The Heritage Center display has 22 different types of lithics classifications, and this doesn’t include the large category of grinding stones. The stone pieces that I see are mostly not recognizable as a distinct shape, such as a projectile point, but many seem to have sharp edges or sharp points.
Occasionally there are small hiker made arrays of stones near a ruins site. Glancing at them, it is obvious that there are several different minerals available.
None of these shapes are very distinct, but among the classifications are blades, gravers and perforators.
In a drawer below the lithics classification poster, there are examples of the minerals that are available in the Canyons of the Ancients, both in a raw and finished form. The minerals on display include grayish Morrison Orthoquartzite, silvery Chalcedony, streaky Silicified Sediment and streaky Chert/Silicified Sediment, grayish Brushy Basin Chert, the reddish Jasper, and grayish Burro Canyon Orthoquartzite.
Chalcedony is described as a mix of quartz and moganite, two different crystal forms of silica dioxide. Chert seems to be a more general term for rocks that are quartz crystals but doesn’t include quartzite. Quartzite is a metamorphic rock that was originally sandstone and was altered due to pressure and heat. Orthoquartzite is very pure quartz sandstone. Jasper seems to be an impure form of Chalcedony and can occur in various colors due mostly to Iron.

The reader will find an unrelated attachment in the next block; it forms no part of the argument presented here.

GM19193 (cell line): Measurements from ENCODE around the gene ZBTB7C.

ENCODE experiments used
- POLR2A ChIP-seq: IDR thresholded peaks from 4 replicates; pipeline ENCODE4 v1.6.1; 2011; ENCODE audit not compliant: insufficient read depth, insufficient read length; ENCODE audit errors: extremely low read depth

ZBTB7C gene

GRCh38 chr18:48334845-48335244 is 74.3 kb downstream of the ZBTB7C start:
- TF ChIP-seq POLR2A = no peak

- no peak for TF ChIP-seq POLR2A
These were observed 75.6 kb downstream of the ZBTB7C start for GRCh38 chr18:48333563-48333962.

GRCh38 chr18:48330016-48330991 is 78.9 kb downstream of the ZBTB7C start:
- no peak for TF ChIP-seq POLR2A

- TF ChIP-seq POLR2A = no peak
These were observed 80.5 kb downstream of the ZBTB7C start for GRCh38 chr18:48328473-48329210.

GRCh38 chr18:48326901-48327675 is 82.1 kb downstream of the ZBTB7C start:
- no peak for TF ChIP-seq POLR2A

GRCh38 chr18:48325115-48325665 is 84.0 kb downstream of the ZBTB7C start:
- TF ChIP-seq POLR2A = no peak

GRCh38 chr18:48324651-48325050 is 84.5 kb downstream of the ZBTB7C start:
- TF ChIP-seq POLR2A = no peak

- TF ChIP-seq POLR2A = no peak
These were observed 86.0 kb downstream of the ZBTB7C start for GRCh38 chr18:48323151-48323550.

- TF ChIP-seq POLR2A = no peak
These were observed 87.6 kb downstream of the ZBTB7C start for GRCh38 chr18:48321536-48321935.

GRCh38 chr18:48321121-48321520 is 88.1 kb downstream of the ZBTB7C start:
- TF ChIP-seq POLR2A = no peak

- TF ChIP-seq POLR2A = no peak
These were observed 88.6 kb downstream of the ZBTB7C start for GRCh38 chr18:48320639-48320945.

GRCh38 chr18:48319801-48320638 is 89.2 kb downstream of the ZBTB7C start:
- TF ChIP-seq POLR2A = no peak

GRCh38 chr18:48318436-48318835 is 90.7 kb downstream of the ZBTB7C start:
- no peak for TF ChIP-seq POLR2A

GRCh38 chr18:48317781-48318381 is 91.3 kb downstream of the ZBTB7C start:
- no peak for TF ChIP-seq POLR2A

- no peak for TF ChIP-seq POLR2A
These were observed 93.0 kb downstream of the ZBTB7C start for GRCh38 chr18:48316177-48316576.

The Burro Canyon Formation and the Brushy Basin Member of the Morrison Formation are just below the Dakota Sandstone that forms the cliffs at the top of many of the Canyons of the Ancients. The trail guide for the Sand Canyon Trail has a diagram of these formations and they are exposed along the northern segment of the trail.
Another concept to consider when viewing these objects is Debitage, or waste flakes that are produced in making a useful tool. One of the categories of waste flakes is called angular debris, a piece that breaks off while flaking by accident.